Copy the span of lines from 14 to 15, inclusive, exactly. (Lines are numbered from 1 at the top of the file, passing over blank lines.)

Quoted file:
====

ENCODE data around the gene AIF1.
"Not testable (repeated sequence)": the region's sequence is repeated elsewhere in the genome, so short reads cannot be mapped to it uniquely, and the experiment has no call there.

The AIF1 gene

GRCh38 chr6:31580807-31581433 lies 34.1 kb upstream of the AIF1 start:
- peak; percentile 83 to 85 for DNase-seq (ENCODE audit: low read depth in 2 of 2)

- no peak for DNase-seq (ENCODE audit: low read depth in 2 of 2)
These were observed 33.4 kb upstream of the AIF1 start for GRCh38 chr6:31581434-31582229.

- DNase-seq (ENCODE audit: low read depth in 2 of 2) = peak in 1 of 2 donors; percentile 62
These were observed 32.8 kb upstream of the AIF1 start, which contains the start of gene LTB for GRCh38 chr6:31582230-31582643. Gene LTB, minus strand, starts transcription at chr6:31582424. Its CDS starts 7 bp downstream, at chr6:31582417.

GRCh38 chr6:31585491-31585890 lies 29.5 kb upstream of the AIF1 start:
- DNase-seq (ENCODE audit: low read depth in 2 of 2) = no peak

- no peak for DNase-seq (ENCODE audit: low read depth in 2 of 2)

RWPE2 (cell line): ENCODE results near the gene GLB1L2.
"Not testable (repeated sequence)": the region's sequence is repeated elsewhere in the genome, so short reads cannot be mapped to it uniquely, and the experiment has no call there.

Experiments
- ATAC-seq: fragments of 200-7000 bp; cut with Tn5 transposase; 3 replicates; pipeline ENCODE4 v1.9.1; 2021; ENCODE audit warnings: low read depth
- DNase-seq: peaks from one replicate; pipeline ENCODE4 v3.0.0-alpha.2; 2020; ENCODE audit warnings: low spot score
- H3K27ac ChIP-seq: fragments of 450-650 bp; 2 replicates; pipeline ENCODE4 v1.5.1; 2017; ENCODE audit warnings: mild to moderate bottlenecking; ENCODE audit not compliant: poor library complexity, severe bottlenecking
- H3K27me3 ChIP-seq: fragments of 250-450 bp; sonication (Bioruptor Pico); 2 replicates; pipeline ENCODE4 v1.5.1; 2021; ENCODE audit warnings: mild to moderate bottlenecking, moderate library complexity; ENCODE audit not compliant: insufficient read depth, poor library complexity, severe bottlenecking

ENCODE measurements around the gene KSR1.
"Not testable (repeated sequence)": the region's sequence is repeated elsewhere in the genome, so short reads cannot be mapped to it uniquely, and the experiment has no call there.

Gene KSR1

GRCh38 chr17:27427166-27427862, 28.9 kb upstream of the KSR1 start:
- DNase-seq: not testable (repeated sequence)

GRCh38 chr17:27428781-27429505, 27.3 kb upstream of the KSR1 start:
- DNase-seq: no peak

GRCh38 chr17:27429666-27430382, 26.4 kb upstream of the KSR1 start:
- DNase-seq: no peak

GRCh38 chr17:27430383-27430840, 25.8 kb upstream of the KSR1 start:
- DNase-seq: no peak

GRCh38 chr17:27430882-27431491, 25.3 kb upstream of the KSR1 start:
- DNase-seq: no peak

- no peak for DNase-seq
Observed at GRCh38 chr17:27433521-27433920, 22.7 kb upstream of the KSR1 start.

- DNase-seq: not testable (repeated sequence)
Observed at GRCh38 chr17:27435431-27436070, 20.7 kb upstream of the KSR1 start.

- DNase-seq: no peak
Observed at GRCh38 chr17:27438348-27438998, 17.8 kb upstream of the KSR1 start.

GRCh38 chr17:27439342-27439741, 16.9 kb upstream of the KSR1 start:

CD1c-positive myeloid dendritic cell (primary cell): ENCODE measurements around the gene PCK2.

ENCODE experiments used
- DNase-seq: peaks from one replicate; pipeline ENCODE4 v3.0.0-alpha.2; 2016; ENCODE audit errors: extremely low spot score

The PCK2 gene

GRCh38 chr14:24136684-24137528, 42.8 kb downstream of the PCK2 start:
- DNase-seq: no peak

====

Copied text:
"Not testable (repeated sequence)": the region's sequence is repeated elsewhere in the genome, so short reads cannot be mapped to it uniquely, and the experiment has no call there.

Experiments